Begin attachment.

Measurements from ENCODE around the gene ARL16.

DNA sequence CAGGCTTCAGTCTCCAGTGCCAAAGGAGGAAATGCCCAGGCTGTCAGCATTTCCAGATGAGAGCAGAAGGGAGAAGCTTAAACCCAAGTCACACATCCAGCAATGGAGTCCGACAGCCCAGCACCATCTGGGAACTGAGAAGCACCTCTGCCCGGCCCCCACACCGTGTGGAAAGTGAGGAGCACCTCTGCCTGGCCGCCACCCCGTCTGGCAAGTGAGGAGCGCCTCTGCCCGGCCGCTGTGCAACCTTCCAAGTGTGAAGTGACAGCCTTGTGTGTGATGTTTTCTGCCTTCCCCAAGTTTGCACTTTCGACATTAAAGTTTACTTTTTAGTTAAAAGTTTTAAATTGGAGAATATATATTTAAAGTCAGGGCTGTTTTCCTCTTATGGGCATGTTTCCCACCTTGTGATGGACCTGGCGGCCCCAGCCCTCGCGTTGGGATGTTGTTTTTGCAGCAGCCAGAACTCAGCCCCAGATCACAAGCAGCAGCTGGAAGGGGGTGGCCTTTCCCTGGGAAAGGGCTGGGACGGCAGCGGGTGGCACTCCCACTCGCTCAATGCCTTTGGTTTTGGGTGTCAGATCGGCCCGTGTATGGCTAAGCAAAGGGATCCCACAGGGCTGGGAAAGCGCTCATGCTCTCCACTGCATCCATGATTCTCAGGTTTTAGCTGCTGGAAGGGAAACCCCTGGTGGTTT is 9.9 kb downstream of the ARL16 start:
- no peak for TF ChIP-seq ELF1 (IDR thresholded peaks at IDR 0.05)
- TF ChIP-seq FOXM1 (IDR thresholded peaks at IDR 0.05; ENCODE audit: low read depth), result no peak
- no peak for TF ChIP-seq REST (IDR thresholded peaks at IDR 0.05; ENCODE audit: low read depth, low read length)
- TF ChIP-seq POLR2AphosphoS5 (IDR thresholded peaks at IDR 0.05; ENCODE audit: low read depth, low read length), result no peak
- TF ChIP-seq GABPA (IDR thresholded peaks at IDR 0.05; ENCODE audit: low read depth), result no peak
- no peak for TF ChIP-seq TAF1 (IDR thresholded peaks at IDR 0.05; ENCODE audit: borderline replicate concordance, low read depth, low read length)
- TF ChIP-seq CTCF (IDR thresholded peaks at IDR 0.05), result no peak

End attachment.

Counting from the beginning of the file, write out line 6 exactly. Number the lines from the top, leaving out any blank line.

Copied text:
- TF ChIP-seq POLR2AphosphoS5 (IDR thresholded peaks at IDR 0.05; ENCODE audit: low read depth, low read length), result no peak